get url, params: {}, session: {}

Unfortunately it is not that easy and simultaneously defeats the purpose of an integration test. Integration testing an endpoint in your Rails application means that whatever action sets that session data needs to take place within the test itself, so if the route requires a user to be logged into the application first, then the integration test should start off by logging in the user and then proceed to your specific endpoint.

it "gets reports" do
    params: {token: user.tokens.create()}
  get "", xhr: true

  assert_response 200

You may hear developers refer to bad tests that “aren’t really testing anything” even though the tests pass and the code coverage increases. This will happen when interactions that should be tested are bypassed, like I was looking to do with passing session data to the controller explicitly. This will often manifest itself in the form of excess stubs.

Working with database transactions

If you’re using FactoryBot in your test suite configuration you should be using it to persist the data you need for your integration tests before the test is run. What follows is an example of defining a factory and then using it within a test file. The Factories must exist as data models within your application.

This factory defines a report object and two data attributes with default values job_type and active.

FactoryBot.define do
 factory :report do
   job_type{ "recurring" }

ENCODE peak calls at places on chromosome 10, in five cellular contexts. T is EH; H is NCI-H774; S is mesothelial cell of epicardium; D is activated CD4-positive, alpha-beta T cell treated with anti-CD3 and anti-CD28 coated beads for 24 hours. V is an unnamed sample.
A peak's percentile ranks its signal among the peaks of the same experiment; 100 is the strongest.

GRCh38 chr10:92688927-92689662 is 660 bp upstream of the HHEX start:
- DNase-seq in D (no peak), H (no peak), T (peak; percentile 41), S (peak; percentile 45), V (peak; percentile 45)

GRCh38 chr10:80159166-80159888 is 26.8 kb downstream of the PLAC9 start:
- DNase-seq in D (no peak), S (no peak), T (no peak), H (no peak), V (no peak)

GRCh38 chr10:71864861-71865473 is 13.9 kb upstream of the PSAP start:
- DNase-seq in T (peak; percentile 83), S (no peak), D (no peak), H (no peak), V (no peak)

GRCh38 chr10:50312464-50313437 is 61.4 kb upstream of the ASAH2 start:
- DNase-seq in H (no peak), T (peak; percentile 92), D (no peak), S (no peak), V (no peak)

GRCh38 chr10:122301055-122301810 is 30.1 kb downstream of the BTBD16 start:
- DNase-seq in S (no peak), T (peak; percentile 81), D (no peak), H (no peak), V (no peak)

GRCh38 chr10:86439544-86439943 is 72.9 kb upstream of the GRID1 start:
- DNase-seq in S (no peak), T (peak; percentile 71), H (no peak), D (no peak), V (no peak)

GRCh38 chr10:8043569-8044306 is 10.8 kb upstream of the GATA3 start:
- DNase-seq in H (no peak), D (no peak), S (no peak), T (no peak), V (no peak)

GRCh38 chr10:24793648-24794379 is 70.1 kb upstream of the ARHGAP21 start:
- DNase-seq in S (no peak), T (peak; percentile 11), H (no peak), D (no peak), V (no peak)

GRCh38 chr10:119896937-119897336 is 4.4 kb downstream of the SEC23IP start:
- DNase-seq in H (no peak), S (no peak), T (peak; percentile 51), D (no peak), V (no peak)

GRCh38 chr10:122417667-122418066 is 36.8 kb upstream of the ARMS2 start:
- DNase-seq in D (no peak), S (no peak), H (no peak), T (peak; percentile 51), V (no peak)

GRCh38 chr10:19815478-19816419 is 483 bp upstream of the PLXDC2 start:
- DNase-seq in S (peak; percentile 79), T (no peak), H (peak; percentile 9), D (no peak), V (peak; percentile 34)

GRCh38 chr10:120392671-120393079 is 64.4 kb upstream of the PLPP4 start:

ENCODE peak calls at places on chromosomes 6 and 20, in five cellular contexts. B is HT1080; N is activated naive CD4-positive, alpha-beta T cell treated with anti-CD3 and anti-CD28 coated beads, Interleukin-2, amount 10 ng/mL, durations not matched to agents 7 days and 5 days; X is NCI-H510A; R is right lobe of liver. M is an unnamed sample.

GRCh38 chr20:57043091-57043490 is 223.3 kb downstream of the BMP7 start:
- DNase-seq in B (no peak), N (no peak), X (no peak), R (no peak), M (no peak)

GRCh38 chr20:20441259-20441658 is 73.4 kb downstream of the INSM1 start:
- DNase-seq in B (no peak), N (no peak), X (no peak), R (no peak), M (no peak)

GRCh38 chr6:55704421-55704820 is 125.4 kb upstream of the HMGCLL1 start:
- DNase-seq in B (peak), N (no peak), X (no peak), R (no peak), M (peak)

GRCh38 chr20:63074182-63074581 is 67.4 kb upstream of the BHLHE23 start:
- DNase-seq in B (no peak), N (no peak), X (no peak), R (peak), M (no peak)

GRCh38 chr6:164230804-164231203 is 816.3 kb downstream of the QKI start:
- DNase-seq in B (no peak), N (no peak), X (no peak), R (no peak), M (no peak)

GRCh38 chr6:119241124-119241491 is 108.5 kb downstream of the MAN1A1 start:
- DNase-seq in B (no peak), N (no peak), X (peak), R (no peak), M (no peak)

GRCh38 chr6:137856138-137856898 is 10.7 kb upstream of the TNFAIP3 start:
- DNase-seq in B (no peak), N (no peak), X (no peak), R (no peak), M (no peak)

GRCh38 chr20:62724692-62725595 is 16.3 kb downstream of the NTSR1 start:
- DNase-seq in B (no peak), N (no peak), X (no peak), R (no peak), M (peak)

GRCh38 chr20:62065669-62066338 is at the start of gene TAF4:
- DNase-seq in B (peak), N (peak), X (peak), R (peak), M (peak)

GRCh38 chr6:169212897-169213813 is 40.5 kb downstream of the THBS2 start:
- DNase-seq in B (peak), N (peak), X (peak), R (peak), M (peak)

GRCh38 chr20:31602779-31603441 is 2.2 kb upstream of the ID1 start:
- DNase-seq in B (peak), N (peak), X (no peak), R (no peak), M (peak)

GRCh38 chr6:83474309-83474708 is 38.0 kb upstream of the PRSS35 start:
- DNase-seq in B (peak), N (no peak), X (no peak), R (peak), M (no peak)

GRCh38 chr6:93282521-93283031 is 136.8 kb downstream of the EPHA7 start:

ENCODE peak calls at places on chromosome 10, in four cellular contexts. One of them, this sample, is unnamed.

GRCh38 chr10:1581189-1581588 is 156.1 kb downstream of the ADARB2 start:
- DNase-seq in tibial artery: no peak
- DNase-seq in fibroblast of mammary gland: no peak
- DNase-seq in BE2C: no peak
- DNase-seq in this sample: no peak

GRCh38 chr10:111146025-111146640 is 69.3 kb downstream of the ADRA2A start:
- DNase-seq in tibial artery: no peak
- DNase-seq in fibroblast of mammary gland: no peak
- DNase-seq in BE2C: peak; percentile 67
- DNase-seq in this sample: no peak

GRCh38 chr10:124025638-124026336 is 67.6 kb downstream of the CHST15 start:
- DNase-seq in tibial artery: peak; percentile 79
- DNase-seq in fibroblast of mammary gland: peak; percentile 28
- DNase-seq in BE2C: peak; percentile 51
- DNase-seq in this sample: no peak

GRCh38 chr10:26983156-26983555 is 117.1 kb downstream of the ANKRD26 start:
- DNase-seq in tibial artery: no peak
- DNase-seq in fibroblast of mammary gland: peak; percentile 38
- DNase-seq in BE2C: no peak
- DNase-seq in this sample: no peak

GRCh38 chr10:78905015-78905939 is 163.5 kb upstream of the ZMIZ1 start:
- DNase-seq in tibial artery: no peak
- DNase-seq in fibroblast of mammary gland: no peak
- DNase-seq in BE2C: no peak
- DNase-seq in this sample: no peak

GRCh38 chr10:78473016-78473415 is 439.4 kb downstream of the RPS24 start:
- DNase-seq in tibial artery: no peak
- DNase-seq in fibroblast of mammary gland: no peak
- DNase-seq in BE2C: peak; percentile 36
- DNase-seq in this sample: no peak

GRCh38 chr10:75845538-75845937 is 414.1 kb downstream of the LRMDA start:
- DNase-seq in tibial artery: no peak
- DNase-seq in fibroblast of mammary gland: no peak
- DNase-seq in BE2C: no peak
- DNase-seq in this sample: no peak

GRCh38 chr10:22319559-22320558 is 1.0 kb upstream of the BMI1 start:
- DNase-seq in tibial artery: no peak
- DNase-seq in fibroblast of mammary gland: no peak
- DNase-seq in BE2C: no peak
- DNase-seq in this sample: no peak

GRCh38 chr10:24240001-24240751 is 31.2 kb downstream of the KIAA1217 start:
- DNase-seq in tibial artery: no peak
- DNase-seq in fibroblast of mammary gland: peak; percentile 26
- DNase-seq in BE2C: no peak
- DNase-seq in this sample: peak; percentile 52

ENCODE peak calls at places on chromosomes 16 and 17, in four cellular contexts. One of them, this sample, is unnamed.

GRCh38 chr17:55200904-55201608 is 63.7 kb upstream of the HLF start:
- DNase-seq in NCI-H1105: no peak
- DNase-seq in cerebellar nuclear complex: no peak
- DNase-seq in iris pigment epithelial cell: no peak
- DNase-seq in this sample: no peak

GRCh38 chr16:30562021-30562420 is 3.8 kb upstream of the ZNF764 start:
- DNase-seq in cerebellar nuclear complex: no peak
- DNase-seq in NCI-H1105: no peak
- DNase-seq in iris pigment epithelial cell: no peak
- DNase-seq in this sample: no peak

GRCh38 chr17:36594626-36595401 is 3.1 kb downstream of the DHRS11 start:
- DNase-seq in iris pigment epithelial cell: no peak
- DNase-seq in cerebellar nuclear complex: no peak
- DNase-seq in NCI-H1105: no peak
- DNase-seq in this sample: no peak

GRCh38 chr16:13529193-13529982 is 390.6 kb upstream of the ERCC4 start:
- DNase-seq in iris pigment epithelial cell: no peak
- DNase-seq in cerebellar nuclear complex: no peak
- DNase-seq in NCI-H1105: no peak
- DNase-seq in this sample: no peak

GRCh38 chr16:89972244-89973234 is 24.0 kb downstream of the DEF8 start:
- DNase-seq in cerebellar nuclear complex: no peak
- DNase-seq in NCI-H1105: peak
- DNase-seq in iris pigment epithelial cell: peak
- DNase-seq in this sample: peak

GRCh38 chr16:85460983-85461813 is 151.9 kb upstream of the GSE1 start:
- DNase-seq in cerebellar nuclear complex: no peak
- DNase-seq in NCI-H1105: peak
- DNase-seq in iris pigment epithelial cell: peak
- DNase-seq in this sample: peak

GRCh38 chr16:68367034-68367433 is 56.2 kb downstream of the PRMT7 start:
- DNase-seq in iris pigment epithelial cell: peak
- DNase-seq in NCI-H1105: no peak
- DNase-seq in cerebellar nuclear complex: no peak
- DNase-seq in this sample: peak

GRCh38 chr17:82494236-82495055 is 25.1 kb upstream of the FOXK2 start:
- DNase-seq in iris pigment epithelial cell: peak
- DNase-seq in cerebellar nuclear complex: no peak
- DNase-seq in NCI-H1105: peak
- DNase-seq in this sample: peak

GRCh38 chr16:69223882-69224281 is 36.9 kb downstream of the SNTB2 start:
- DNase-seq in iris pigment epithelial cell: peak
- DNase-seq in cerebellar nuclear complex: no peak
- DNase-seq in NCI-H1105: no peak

active{ true }

In the test implementation call the .create method with the name of the factory you want to persist and optionally and data you want to override default values for. Another popular FactorBot method is .build which is called the same way as .create but instead of persisting the object it is just an object in memory.

require "test_helper"

 class Api::ReportsControllerTest < ActionDispatch::IntegrationTest
 before do
     create(:report, active: false)

 it "gets reports" do
     params: {token: user.tokens.create()}
   get "", xhr: true
   assert_response 200

Making requests external to your application

These can be microservices within your system or third party API’s that you interact with, in either event they should be stubbed and given an expected return value if relevant. The reason here is that your integration tests’ success is independent of those external systems being up or down. You don’t want to try and push an urgent bug fix to production and then get stuck because your integration test is failing in your build pipeline at no fault of your own. There is also the danger of your test suite becoming too slow as your test suite gets larger or you unintentionally create bad data during the tests.

To stub HTTP calls you can either stub the method that issues the HTTP request or you can use a ruby HTTP stubbing library like WebMock.

Stubbing HTTP calls behaves the same as stubbing Object methods only instead of stubbing a method on an object you stub the URL, http method, headers, and parameters and optionally can ask for a specific return:

From the webmock docs:

stub_request(:post, "").
  with(body: /world$/, headers: {"Content-Type" => /image\/.+/}).
  to_return(body: "abc")

Tip: For the stub to work the URL has to match exactly so make sure your query parameters and url path variables match exactly or the stub will not be set properly.